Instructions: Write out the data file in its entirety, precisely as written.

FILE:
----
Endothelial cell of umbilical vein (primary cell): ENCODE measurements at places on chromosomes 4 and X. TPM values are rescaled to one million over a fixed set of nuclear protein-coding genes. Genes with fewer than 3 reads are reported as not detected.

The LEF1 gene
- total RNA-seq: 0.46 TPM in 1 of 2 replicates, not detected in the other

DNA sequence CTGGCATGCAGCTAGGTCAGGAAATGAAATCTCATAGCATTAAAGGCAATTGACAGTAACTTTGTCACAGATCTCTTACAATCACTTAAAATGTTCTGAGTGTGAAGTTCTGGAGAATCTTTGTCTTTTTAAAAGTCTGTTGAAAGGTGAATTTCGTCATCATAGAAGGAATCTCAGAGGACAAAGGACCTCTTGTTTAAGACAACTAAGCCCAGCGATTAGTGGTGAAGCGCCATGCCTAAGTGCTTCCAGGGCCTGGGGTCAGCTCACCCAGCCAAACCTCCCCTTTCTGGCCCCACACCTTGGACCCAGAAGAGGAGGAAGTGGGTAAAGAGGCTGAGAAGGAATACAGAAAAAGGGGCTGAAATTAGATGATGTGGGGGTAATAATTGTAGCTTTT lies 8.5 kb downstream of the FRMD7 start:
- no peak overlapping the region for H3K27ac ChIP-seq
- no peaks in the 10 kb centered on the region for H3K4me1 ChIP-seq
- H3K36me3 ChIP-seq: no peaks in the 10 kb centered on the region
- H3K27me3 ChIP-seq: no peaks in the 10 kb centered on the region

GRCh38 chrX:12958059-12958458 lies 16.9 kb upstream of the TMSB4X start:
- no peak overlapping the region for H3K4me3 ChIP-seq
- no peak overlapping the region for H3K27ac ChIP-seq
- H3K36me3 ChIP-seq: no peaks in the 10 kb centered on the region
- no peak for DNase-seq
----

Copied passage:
Endothelial cell of umbilical vein (primary cell): ENCODE measurements at places on chromosomes 4 and X. TPM values are rescaled to one million over a fixed set of nuclear protein-coding genes. Genes with fewer than 3 reads are reported as not detected.

The LEF1 gene
- total RNA-seq: 0.46 TPM in 1 of 2 replicates, not detected in the other

DNA sequence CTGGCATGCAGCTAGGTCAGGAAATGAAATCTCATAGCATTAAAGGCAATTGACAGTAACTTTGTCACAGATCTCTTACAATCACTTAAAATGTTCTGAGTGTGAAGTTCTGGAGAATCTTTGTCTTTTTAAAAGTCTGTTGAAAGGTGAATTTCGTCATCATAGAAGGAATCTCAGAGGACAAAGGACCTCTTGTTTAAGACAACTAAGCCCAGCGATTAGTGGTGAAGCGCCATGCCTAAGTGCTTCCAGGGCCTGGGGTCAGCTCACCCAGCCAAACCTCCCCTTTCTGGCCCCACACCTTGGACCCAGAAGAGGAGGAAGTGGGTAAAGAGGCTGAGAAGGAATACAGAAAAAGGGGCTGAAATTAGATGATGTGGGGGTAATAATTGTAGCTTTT lies 8.5 kb downstream of the FRMD7 start:
- no peak overlapping the region for H3K27ac ChIP-seq
- no peaks in the 10 kb centered on the region for H3K4me1 ChIP-seq
- H3K36me3 ChIP-seq: no peaks in the 10 kb centered on the region
- H3K27me3 ChIP-seq: no peaks in the 10 kb centered on the region

GRCh38 chrX:12958059-12958458 lies 16.9 kb upstream of the TMSB4X start:
- no peak overlapping the region for H3K4me3 ChIP-seq
- no peak overlapping the region for H3K27ac ChIP-seq
- H3K36me3 ChIP-seq: no peaks in the 10 kb centered on the region
- no peak for DNase-seq